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Blazers vs Jazz: A Chance to Clip a Rival

The Utah Jazz are sitting where the Portland Trail Blazers would like to be: in the lower seeds of the conference playoff picture. They're also wounded and the Blazers should have no trouble figuring out how to stop theory. Will Portland be up to the task in actuality? Can they take both games and pass Utah in the standings?

Russ Isabella-USA TODAY Sports

The Portland Trail Blazers and the Utah Jazz face off tonight in battle for Northwest Division also-ran bragging rights and possibly Western Conference low playoff seed contention. The Jazz hold a 25-21 record, good for 3rd in the division, 7th in the conference. At 23-22 the Blazers are 4th in the Northwest (a Nelson Muntzian "Ha Ha!" to Minnesota here) and 9th in the conference. If the Blazers are going to crawl into a playoff seed they need wins and they need to knock off somebody just ahead of them. Tonight's game in Utah and tomorrow's at home against this same Jazz squad qualify in both senses. 6:00 p.m. Pacific marks the Friday tip-off hour for the CSNNW game. Saturday's start time is 7:00 p.m. and the game will be broadcast on KGW.

As is typical of Portland opponents lately, the Jazz are running hot. They blasted through January with a 10-4 record. Granted, the quality of opponent wasn't that high. The only laudable victories in the bunch came against Miami and Indiana, both at home. But 10 out of 14 is legit no matter which way you look at it and their confidence is undoubtedly high.

Copying the Minnesota Plan from a few years ago, the Jazz have stocked their lineup with point guards and power forwards, stretching them to play any old position needed. The forward corps includes Paul Millsap (15 points, 8 rebounds, their actual power forward), Al Jefferson (17 and 9.5 at center), Derrick Favors (9 and 6 but rising of late), and Marvin Williams (don't ask). Mo "Don't Associate Me with Marvin" Williams is their lead point guard but he's out with thumb surgery. They're running with Jamaal "I'm Still Playing" Tinsley and Earl "Yes, Holmes, I'm Old Enough To Be That" Watson. Tweener guard Randy Foye plays a short shooting guard along with Gordon Hayward, who, like Mo Williams, won't play tonight. 6'6" sophomore (and horrible shooter) Alec Burks plays some shooting guard minutes as well, largely to the chagrin of his team.

Oh, they have a small forward too. DaMarre Carroll averages 17 minutes a game and is OK when he's not fouling people.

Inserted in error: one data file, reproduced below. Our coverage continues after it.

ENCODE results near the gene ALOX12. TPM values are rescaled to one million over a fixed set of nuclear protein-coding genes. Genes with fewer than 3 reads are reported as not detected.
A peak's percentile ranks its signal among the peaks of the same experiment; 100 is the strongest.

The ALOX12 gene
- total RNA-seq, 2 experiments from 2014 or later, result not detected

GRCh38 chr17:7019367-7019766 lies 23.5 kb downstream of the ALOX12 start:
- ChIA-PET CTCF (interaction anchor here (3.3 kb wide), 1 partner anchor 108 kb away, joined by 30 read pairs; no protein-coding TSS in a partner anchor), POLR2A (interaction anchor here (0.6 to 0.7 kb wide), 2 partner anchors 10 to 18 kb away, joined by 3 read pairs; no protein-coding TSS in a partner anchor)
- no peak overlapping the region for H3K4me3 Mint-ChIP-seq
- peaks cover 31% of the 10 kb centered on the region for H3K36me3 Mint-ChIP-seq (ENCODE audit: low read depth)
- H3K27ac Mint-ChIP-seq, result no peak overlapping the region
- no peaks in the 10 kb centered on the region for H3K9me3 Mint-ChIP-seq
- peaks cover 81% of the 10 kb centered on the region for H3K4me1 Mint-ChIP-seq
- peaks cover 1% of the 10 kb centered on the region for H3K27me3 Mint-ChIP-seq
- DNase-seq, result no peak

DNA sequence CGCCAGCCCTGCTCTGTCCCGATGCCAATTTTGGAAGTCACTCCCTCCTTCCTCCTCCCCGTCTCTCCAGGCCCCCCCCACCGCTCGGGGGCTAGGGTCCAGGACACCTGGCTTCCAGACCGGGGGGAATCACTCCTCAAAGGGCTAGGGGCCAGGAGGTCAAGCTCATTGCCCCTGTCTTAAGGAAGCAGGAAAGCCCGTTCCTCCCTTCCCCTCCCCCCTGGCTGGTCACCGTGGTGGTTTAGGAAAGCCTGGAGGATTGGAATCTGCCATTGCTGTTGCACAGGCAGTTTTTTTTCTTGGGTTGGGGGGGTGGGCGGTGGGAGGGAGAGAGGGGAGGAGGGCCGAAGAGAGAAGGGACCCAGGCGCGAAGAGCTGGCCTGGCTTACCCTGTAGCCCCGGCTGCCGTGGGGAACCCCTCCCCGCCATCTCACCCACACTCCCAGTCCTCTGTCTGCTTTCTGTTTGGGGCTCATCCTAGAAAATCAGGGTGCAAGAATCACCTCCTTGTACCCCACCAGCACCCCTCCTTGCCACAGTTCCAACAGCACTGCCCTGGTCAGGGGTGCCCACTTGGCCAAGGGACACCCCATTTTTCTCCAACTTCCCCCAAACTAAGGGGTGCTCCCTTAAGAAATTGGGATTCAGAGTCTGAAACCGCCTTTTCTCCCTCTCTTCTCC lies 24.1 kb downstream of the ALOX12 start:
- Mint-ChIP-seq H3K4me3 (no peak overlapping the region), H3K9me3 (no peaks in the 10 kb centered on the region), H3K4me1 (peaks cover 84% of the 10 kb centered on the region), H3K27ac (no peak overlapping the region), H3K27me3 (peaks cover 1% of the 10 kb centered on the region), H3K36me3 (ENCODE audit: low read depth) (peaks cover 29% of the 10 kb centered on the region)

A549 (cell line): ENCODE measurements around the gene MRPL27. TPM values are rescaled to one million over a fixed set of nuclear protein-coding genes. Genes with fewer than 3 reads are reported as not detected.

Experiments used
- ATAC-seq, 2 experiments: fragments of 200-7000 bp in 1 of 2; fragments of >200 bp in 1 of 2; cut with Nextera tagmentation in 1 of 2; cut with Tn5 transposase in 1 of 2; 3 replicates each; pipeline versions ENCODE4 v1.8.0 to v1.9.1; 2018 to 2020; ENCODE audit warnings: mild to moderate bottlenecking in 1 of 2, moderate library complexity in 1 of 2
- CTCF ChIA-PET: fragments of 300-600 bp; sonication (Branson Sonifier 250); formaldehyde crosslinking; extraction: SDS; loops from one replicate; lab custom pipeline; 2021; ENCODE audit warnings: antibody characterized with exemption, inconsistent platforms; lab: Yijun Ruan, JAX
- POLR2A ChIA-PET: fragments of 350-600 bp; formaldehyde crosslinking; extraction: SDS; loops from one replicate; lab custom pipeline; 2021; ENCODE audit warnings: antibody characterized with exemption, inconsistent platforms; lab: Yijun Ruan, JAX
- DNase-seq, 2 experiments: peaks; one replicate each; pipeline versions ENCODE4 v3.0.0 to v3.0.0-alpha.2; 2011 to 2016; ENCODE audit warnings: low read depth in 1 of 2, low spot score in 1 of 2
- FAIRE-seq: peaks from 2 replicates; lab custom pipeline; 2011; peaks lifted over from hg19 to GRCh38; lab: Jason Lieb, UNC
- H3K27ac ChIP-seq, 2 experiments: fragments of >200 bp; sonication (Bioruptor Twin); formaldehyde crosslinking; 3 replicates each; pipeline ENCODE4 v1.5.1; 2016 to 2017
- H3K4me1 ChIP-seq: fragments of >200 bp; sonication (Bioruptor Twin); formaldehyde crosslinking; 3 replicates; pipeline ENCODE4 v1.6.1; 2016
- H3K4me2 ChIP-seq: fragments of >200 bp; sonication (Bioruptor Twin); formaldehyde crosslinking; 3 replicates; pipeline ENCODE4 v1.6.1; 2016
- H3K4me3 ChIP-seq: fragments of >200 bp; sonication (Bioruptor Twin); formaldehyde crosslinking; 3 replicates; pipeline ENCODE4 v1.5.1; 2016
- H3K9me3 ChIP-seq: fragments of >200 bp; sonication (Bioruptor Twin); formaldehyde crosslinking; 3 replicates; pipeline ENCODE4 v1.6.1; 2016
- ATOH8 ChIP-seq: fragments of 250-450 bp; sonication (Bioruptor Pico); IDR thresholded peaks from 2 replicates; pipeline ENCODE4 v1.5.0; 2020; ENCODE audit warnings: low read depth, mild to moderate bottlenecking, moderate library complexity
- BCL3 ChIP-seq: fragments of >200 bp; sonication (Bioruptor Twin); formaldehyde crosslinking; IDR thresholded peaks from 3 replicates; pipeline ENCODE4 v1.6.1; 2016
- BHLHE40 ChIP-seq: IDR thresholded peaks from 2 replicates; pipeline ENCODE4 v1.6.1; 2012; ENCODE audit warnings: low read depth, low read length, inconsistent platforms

So here was their latest starting lineup: Tinsley, Foye, Marvin Williams, Millsap, and Jefferson. You do not have to be a rocket scientist to figure out their game plan here. You don't have to be a college science professor either. You don't even have to be one of those sandwich scientists who asks you if you actually want banana peppers on your sub at the local fast-food joint. They will...try to...score with...their bigs. And by "bigs" we mean Jefferson and Millsap with an occasional favor from Favors. Nobody else currently healthy for this squad could score 10 points without taking 15 shots to do it.

Soooooo kiddies, what do you think Portland's game plan should be? If you said, "Everybody gather around Millsap and Jefferson, grab some popcorn, then stand and watch Jamaal Tinsley try to hit a jumper" give yourself a big round of applause. If you do that, you keep them away from secondary scoring off offensive rebounds, and you don't let them run out for unopposed layups, they will score 90 points and you will win. (Unless, of course, your name ends in "Hornets" or "Wizards" or "Lakers", but that goes without saying.)

Points in the paint and fastbreak points are the friends of the Jazz. Nobody's left outside of Randy Foye who can hit a three. Double those bigs. Triple those bigs if you have to. Dare anybody else to beat you as long as it's over the top and as long as you rebound it.

On the other end Jefferson and Millsap are almost as bad defensively as they are good offensively. You can get anything you want in the paint versus Utah. You can also rain threes on them until they have to bring out the tarp. They're not even great defensive rebounders so you can hit the offensive glass as long as you remember that they like to score in transition and can get somebody back. The only thing you have to watch out for is steals, as they're relatively decent overall and Tinsley can still pick your pocket.

The best way for the Blazers to approach this game would be knocking the Jazz off their perch early. That would drain their confidence and allow extra bench minutes in this back-to-back. But make no mistake...if the Blazers are serious about a playoff run they should also be serious about taking both these games from the wounded Jazz. Nobody's going to blink if they split after the typical lackluster effort on the road. It's expected. But it's also expected that the Blazers will miss the post-season this year. If they want to change that fate they need to stop going with the "young team" flow and make their mark here and now. If the Blazers were to come out of this weekend 25-22 while the Jazz fell to 25-23 that would be a message sent, not just to Utah but the rest of the league and, more importantly, themselves. Nothing before the All-Star break is critical but those critical loss-column spreads as the season winds down could well bear the legacy of a weekend like this. The Blazers have been occasionally brilliant, often aimless this season. Their aim should be set on these next two games. Utah's exactly the right opponent in exactly the right condition while sitting in exactly the right standings position to make this move possible. Let's see if the Blazers are up to it.

Note: Portland F Joel Freeland (gastroenteritis) will not travel with the team today and is out for Friday's game at Utah. #ripcity

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